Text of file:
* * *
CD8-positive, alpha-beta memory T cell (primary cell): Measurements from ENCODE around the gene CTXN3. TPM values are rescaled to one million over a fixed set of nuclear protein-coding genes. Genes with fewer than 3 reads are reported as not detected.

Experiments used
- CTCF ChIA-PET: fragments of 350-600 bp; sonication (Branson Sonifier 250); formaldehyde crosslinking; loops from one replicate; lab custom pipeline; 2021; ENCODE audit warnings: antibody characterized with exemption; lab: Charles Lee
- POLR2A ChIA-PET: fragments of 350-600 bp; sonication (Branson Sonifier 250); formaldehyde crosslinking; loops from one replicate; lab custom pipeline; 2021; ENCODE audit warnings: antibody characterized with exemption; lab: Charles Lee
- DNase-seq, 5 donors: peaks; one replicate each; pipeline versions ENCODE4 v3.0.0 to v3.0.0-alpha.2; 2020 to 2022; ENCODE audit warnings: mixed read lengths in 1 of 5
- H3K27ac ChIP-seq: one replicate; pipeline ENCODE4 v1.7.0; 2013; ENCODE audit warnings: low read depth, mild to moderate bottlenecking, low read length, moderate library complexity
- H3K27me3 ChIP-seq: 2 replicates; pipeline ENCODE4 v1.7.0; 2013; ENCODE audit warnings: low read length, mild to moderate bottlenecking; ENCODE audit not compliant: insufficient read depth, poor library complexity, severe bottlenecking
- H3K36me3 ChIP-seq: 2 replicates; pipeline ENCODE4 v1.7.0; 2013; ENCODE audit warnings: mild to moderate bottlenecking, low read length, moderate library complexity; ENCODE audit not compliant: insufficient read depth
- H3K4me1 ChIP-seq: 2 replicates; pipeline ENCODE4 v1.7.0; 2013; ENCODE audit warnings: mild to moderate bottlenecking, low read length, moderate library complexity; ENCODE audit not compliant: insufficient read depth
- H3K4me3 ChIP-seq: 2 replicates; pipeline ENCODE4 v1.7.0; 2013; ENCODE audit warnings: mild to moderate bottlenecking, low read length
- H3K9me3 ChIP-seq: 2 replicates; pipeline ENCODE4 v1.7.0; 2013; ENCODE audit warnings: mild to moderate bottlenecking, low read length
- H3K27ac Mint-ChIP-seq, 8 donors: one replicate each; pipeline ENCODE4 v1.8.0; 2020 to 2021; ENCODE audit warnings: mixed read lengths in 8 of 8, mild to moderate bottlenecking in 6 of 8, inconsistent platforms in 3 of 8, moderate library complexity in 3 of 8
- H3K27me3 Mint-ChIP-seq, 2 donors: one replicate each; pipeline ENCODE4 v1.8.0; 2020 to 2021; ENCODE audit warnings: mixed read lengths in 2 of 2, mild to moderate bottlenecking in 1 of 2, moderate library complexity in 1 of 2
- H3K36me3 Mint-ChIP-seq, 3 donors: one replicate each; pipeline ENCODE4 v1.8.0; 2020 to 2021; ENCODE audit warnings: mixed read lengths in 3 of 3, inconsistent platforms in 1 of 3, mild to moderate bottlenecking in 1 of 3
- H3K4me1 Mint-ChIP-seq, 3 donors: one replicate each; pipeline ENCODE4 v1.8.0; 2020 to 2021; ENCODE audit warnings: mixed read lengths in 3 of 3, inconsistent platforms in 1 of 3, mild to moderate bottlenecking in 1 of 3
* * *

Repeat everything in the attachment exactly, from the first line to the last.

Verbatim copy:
CD8-positive, alpha-beta memory T cell (primary cell): Measurements from ENCODE around the gene CTXN3. TPM values are rescaled to one million over a fixed set of nuclear protein-coding genes. Genes with fewer than 3 reads are reported as not detected.

Experiments used
- CTCF ChIA-PET: fragments of 350-600 bp; sonication (Branson Sonifier 250); formaldehyde crosslinking; loops from one replicate; lab custom pipeline; 2021; ENCODE audit warnings: antibody characterized with exemption; lab: Charles Lee
- POLR2A ChIA-PET: fragments of 350-600 bp; sonication (Branson Sonifier 250); formaldehyde crosslinking; loops from one replicate; lab custom pipeline; 2021; ENCODE audit warnings: antibody characterized with exemption; lab: Charles Lee
- DNase-seq, 5 donors: peaks; one replicate each; pipeline versions ENCODE4 v3.0.0 to v3.0.0-alpha.2; 2020 to 2022; ENCODE audit warnings: mixed read lengths in 1 of 5
- H3K27ac ChIP-seq: one replicate; pipeline ENCODE4 v1.7.0; 2013; ENCODE audit warnings: low read depth, mild to moderate bottlenecking, low read length, moderate library complexity
- H3K27me3 ChIP-seq: 2 replicates; pipeline ENCODE4 v1.7.0; 2013; ENCODE audit warnings: low read length, mild to moderate bottlenecking; ENCODE audit not compliant: insufficient read depth, poor library complexity, severe bottlenecking
- H3K36me3 ChIP-seq: 2 replicates; pipeline ENCODE4 v1.7.0; 2013; ENCODE audit warnings: mild to moderate bottlenecking, low read length, moderate library complexity; ENCODE audit not compliant: insufficient read depth
- H3K4me1 ChIP-seq: 2 replicates; pipeline ENCODE4 v1.7.0; 2013; ENCODE audit warnings: mild to moderate bottlenecking, low read length, moderate library complexity; ENCODE audit not compliant: insufficient read depth
- H3K4me3 ChIP-seq: 2 replicates; pipeline ENCODE4 v1.7.0; 2013; ENCODE audit warnings: mild to moderate bottlenecking, low read length
- H3K9me3 ChIP-seq: 2 replicates; pipeline ENCODE4 v1.7.0; 2013; ENCODE audit warnings: mild to moderate bottlenecking, low read length
- H3K27ac Mint-ChIP-seq, 8 donors: one replicate each; pipeline ENCODE4 v1.8.0; 2020 to 2021; ENCODE audit warnings: mixed read lengths in 8 of 8, mild to moderate bottlenecking in 6 of 8, inconsistent platforms in 3 of 8, moderate library complexity in 3 of 8
- H3K27me3 Mint-ChIP-seq, 2 donors: one replicate each; pipeline ENCODE4 v1.8.0; 2020 to 2021; ENCODE audit warnings: mixed read lengths in 2 of 2, mild to moderate bottlenecking in 1 of 2, moderate library complexity in 1 of 2
- H3K36me3 Mint-ChIP-seq, 3 donors: one replicate each; pipeline ENCODE4 v1.8.0; 2020 to 2021; ENCODE audit warnings: mixed read lengths in 3 of 3, inconsistent platforms in 1 of 3, mild to moderate bottlenecking in 1 of 3
- H3K4me1 Mint-ChIP-seq, 3 donors: one replicate each; pipeline ENCODE4 v1.8.0; 2020 to 2021; ENCODE audit warnings: mixed read lengths in 3 of 3, inconsistent platforms in 1 of 3, mild to moderate bottlenecking in 1 of 3